April 2014
Volume 55, Issue 13
Free
ARVO Annual Meeting Abstract  |   April 2014
Retinal Changes Associated with Hibernation Revealed by OCT Imaging
Author Affiliations & Notes
  • Wei Li
    Unit of Retinal Neurophysiol, National Eye Institute, NIH, Bethesda, MD
  • Yichao Li
    Visual Function Core, National Eye Insitutte, Bethesda, MD
  • Fengyu Qiao
    Unit of Retinal Neurophysiol, National Eye Institute, NIH, Bethesda, MD
  • Joe G Hollyfield
    Cole Eye Institute/Ophthalmic Research, Cleveland Clinic, Cleveland, OH
  • Haohua Qian
    Visual Function Core, National Eye Insitutte, Bethesda, MD
  • Brent A Bell
    Cole Eye Institute/Ophthalmic Research, Cleveland Clinic, Cleveland, OH
  • Footnotes
    Commercial Relationships Wei Li, None; Yichao Li, None; Fengyu Qiao, None; Joe Hollyfield, None; Haohua Qian, None; Brent Bell, None
  • Footnotes
    Support None
Investigative Ophthalmology & Visual Science April 2014, Vol.55, 2174. doi:
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    • Get Citation

      Wei Li, Yichao Li, Fengyu Qiao, Joe G Hollyfield, Haohua Qian, Brent A Bell; Retinal Changes Associated with Hibernation Revealed by OCT Imaging. Invest. Ophthalmol. Vis. Sci. 2014;55(13):2174.

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      © ARVO (1962-2015); The Authors (2016-present)

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Abstract
 
Purpose
 

To evaluate in vivo changes in retina and choroid in active and hibernating 13-line ground squirrel using ultra high resolution Spectral Domain Optical Coherence Tomography (OCT).

 
Methods
 

Thirteen-line ground squirrels (n=7, 8-12 months) were imaged by OCT (Envisu R2200 UHR, Bioptigen) before, during, and after hibernation and post-mortem. B-scans (20 frames @ 1000 A-scans/B-scan) were collected ventral to the visual streak at <2µm (axial) & 11µm (lateral) resolution. Image frames were coregistered and averaged. Profiles were corrected for imaging system background and responsivity to yield OCT signal amplitude. OCT signal morphology from retinal lamina were compared to histomorphology results. Quantitative changes to OCT signal amplitude were obtained from different metabolic states.

 
Results
 

Non-hibernating animals showed bright, well-delineated outer retina morphology that correlated to the histology of this animal. Measurements of IS (20.8±1.5µm) and OS (6.5±1.1µm), as well as dimensions from the myoid (~12µm) and ellipsoid (~8µm) regions were similar to that reported previously (Reme & Young, 1977). During hibernation a dramatic reduction in signal amplitude and contrast was observed, which did not result in significant changes to thicknesses of any outer retinal layer relative to non-hibernating conditions. Choroidal thickness was significantly reduced (44%, p=.0008) during torpor, but returned to normal by 1 hr post-hibernation. Bright band signal amplitude decreased significantly in the IS-ellipsoid (p<.0001), OS (p=.001), RPE (p=.004) and Sattler’s layer of the choroid (p=.0007). The bright band that showed the greatest change in signal amplitude (~50%) corresponded to the ellipsoid region where mitochondria reside. Signal amplitude in all lamina was partially and fully restored to pre-hibernation levels after 1-3 & 24 hours of recovery, respectively. Results from post-mortem animals were similar to those observed in animals under deep hibernation.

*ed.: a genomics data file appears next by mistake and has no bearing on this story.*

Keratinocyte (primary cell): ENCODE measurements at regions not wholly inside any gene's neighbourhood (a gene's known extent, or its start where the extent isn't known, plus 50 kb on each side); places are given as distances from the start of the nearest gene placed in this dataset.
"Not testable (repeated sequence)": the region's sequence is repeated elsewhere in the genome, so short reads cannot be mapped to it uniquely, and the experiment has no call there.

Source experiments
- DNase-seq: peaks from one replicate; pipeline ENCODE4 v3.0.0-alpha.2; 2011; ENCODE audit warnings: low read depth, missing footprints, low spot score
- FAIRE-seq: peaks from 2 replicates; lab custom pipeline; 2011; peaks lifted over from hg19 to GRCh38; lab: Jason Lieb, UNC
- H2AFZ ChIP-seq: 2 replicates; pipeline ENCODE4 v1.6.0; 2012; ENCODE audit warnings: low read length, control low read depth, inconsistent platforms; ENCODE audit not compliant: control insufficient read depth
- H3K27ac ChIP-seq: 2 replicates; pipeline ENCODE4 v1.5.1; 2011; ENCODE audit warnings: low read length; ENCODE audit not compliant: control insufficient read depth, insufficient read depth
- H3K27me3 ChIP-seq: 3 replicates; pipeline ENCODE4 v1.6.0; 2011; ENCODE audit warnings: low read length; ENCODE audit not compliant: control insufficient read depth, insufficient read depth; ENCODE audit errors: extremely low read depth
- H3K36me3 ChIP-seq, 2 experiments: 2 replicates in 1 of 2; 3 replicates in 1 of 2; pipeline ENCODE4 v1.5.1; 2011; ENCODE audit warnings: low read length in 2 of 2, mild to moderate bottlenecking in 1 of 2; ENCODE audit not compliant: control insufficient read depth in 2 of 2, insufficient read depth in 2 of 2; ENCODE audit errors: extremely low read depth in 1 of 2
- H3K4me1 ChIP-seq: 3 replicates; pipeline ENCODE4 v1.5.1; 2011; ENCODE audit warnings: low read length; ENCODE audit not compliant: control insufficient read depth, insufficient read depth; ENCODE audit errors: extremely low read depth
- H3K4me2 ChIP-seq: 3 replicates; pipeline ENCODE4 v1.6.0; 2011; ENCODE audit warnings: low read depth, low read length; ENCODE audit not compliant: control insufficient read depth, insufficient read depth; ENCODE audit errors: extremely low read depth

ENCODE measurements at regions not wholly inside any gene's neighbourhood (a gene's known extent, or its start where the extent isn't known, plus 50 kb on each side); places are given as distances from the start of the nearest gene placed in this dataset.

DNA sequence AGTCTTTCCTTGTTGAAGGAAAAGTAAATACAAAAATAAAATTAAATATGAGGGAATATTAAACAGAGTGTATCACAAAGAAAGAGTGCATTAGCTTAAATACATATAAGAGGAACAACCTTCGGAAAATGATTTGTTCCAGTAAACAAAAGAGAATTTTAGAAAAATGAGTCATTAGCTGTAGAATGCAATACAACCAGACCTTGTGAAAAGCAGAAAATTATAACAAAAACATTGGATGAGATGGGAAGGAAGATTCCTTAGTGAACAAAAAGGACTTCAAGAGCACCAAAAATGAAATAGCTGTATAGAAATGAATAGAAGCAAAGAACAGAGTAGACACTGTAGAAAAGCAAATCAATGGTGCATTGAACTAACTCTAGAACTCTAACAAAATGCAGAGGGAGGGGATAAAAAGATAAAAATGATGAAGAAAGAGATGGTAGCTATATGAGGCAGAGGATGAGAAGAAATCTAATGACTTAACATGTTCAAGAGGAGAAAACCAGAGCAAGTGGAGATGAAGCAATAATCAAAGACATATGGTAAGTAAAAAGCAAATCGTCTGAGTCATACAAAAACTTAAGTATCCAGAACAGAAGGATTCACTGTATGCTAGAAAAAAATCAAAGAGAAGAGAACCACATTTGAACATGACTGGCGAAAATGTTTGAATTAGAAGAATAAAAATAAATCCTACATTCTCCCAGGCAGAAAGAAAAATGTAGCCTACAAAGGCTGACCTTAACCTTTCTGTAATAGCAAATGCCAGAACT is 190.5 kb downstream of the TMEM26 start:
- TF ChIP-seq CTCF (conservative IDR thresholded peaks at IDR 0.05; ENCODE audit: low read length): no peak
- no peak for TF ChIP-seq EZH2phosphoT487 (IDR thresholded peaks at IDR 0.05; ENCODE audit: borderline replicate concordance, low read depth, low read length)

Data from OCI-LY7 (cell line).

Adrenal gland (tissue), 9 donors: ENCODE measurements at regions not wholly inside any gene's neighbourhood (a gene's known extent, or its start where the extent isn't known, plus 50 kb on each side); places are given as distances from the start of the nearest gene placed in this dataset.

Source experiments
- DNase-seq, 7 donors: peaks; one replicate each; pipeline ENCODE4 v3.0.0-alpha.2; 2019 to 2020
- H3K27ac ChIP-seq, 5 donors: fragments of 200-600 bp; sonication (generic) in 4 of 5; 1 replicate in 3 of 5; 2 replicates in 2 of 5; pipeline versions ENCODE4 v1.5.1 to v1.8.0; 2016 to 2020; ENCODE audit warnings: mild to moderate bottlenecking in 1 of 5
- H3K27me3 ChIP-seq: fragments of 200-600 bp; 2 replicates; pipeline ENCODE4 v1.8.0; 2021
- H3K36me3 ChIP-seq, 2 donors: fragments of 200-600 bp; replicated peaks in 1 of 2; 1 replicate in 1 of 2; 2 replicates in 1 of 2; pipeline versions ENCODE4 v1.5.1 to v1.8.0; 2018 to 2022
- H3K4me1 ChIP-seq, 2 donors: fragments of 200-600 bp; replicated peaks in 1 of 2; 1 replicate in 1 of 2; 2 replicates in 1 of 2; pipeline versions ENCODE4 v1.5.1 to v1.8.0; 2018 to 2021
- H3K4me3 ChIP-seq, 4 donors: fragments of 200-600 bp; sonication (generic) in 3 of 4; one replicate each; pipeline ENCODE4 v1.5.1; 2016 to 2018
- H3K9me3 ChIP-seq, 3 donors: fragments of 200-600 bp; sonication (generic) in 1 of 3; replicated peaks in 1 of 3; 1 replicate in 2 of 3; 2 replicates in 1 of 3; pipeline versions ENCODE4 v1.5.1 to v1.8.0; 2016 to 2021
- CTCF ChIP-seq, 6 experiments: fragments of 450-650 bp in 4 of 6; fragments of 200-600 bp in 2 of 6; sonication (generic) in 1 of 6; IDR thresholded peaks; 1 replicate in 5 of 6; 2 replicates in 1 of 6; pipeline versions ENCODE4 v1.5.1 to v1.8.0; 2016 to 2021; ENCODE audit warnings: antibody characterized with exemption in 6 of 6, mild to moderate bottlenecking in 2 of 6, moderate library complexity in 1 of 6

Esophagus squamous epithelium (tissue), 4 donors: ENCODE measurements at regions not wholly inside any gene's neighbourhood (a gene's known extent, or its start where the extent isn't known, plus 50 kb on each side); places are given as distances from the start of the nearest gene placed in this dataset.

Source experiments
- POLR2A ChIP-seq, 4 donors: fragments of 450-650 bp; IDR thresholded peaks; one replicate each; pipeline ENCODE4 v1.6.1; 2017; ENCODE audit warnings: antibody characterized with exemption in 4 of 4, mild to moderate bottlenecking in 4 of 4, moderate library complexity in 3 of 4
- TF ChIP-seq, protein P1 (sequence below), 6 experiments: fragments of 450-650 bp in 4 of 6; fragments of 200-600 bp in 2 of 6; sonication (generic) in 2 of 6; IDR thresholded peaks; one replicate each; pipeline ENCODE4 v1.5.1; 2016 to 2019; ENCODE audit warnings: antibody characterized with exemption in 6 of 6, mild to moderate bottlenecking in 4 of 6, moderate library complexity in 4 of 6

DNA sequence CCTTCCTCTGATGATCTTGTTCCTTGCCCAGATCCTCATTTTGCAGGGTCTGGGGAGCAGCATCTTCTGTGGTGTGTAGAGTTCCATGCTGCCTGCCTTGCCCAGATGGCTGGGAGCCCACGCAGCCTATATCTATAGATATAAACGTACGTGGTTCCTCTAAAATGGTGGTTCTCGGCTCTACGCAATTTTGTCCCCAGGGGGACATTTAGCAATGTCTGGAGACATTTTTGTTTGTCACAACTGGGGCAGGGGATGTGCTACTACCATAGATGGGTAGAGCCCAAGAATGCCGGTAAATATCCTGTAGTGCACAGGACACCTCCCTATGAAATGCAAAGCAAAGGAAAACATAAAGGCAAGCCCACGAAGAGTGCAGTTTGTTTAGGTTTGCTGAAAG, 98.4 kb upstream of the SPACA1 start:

Conclusions
 

OCT retinal signal amplitude and morphology contrast is substantially reduced during hibernation. The most dramatic changes occurred in the ellipsoid region, which suggests that OCT is capable of discerning changes to mitochondrial architecture, number or volume as a result of changing metabolic activity required for animals that undergo circannual hibernation.

     
Keywords: 552 imaging methods (CT, FA, ICG, MRI, OCT, RTA, SLO, ultrasound) • 600 mitochondria • 688 retina  
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